In Harm's Way: the Sinking of the USS Indianapolis and the Extraordinary Story of its Survivors.
After delivering its secret cargo of uranium to Tinian in July 1945, the Indianapolis began its journey from Guam to Leyte. A Japanese submarine torpedoed the unescorted American warship far out in the Philippine Sea. Only 317 of almost 1200 men on the ship survived the sinking and some four days adrift in a sea of oil, sharks, disintegrating bodies and tortured minds. "Why weren't they looking for us?" was Captain Charles McVay's anguished thought as distress signals went unheeded. McVay was unjustly court-martialed, according to his remaining crew and public opinion.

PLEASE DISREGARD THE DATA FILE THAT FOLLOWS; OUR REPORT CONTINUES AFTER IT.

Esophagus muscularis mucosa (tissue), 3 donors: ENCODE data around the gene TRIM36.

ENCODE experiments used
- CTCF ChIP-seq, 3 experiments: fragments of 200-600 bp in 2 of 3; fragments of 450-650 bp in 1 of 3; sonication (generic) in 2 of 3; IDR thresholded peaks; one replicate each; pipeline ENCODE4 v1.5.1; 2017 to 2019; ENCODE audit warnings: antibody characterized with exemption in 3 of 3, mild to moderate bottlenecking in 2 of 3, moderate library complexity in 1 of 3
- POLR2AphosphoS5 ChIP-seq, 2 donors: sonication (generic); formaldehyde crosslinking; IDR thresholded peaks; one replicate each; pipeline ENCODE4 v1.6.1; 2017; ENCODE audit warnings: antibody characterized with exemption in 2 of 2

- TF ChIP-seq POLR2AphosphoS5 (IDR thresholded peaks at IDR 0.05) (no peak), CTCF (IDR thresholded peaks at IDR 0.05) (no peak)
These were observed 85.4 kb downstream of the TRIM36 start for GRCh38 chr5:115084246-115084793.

This narrative stands out for its detail of life on a large ship, unresponsive military command, and the horrific torture that was created by the delayed rescue. Adolescents and adults who hear this clear and empathetic reading should appreciate particularly the poignant vignettes of individual survivors who reveal both agony and heroism in war. Maureen K. Griffin, Researcher, Everett, MA
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|Author:||Griffin, Maureen K.|
|Article Type:||Audiobook Review|
|Date:||May 1, 2002|
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